Snapchat Rejects Facebook’s $3B Friend request

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Nov. 14 (Bloomberg) -- Bloomberg News’ Matthew Campbell examines the reported $3 billion offer by Facebook for the Snapchat app in a bid to attract more teens. He speaks on Bloomberg Television’s “The Pulse.”

This is a defensive play from facebook.

They need to get the demo right, they need to maintain their status.

You buy at the up-and-coming apps.

For all its success and the genius of mark zuckerberg, facebook is a bit long in the tooth, is a 10-year-old company.

It was born in a world with no ipads, no iphones.

As a result, it has had more success lately.

Facebook has struggled to make the jump to a world where teenagers experience the internet through mobile devices.

Into that space, we have had interlopers, snapchat being one.

Anything that takes eyes off of facebook is potentially a threat to facebook.

Facebook needs to tell advertisers the way next money.

Our users look at us first thing in the morning, right before they go to bed, and for two minutes in between.

That is facebook path value proposition.

There are these popular services out there, facebook is prepared to pay top dollar.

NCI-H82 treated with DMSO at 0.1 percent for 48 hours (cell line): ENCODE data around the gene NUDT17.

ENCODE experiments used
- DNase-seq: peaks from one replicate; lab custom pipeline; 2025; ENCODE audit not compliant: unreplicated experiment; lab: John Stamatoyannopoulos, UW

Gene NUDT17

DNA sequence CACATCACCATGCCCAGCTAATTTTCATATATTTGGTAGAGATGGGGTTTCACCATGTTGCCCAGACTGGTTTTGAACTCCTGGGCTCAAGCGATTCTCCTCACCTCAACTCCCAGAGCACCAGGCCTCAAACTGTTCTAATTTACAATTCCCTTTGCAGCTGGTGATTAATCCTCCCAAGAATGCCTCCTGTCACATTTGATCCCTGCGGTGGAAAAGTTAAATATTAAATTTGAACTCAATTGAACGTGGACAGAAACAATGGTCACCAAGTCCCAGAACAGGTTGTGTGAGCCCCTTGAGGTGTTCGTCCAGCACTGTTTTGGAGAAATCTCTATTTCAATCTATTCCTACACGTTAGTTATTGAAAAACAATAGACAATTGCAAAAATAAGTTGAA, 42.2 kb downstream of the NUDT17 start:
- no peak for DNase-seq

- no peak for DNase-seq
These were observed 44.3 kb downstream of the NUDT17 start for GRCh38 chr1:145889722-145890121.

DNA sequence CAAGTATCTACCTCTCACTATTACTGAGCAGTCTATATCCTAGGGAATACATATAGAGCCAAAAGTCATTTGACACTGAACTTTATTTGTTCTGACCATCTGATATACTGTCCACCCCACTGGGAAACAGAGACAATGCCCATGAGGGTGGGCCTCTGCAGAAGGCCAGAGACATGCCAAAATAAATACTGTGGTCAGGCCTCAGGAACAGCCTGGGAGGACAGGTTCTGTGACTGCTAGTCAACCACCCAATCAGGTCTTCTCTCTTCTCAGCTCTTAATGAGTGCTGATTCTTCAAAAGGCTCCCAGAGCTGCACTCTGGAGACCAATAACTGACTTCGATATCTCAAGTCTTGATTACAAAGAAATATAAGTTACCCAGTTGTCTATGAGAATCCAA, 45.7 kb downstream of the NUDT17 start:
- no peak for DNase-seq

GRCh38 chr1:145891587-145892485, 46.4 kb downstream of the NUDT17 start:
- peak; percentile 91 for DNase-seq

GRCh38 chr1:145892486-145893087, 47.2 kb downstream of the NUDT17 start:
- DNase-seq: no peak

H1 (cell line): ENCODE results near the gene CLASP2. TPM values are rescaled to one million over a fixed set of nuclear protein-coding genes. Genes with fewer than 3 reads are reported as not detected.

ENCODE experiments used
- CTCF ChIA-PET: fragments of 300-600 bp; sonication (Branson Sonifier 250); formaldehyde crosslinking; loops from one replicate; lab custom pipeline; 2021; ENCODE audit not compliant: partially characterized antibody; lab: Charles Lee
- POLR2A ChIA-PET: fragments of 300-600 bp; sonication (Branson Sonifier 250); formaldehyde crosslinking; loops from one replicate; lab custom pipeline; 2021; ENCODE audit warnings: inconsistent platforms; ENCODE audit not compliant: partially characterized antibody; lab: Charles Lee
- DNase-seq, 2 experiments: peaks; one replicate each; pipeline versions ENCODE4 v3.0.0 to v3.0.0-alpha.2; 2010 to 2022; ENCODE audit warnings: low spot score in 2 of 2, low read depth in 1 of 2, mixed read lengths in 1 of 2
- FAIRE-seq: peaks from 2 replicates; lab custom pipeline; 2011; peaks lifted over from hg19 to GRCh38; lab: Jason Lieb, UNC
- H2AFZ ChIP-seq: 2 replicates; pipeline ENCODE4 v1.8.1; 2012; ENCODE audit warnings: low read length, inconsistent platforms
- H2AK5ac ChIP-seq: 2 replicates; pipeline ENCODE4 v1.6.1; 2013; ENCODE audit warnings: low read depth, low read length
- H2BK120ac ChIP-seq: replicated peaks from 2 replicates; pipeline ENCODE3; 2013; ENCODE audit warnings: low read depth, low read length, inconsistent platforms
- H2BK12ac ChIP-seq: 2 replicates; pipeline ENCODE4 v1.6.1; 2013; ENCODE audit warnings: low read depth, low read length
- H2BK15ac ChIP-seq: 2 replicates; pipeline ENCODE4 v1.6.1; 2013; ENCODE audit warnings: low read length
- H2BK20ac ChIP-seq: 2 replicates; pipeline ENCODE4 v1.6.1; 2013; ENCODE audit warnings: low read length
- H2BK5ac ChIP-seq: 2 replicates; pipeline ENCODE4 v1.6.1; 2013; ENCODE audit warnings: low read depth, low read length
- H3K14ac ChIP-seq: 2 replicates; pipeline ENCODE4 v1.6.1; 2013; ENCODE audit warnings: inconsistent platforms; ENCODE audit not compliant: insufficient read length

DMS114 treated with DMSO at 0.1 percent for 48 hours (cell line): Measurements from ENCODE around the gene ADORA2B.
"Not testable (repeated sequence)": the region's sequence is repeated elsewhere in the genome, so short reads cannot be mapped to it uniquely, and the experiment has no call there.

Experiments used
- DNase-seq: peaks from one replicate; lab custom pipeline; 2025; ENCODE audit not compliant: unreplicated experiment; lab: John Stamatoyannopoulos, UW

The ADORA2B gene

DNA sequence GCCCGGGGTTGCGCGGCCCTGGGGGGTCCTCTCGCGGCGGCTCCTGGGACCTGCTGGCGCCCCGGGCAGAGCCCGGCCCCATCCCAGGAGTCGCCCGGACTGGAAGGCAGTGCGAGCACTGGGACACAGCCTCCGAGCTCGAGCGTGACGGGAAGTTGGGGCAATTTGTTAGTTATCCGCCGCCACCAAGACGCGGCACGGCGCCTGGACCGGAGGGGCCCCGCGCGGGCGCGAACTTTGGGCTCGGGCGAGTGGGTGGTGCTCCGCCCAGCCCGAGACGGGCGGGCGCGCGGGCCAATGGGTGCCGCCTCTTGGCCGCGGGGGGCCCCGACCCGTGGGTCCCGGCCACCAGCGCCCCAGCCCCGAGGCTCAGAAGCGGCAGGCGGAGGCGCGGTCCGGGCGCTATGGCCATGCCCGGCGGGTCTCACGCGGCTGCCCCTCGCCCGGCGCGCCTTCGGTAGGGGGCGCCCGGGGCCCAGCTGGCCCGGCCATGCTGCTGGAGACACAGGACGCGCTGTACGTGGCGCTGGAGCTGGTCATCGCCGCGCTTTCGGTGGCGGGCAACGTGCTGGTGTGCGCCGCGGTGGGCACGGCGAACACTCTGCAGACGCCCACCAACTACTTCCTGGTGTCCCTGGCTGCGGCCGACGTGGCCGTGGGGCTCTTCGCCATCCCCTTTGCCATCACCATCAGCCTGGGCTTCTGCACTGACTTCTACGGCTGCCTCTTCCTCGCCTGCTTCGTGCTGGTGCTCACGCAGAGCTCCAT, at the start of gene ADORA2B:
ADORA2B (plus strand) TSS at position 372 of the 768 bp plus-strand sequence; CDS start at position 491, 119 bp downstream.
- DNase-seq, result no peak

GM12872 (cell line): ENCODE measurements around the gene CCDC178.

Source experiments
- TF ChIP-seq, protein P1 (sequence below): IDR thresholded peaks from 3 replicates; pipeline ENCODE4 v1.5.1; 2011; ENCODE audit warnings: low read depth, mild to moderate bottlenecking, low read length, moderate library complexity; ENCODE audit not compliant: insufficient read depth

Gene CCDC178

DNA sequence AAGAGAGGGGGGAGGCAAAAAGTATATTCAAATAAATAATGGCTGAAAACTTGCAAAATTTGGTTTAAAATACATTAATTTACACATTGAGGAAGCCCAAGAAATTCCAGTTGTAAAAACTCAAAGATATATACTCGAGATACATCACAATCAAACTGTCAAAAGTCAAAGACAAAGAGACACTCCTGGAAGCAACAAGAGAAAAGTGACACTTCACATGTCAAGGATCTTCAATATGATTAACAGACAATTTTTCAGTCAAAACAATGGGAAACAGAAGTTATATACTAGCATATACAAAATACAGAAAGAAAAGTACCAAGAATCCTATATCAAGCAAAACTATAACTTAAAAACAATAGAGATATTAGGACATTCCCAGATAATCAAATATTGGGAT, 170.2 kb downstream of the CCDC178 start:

Top dollar for a business with how many employees?

A couple dozen.

This is shades of what facebook did with instagram, they purchased it for $1 billion.

People think that was a smart move.

Facebook is about sharing photos.

There are other applications that could attract similar interest.

This shows how the app economy has changed.

Facebook was supposed to be a platform, the value proposition was this would be how you would experience or social world.

The smartphone is sort of the platform, facebook can the one application among many.

Snapchat is another.

Facebook has become an aggregator of these kinds of things.

Thomas does not need to innovate.

-- it almost does not need to innovate.

They have the big marketing, relationship with advertisers, suck in products.

Another thing interesting about facebook, it takes on a role as an authenticator.

A lot of these apps, spotify, tinder, a casual dating app, use your facebook profile to identify you and hook into their service.

Facebook plays a different role.

It is a good question whether it has the capacity to create new product itself or whether it will need to buy them going for.

Thank you very much, matt

This text has been automatically generated. It may not be 100% accurate.

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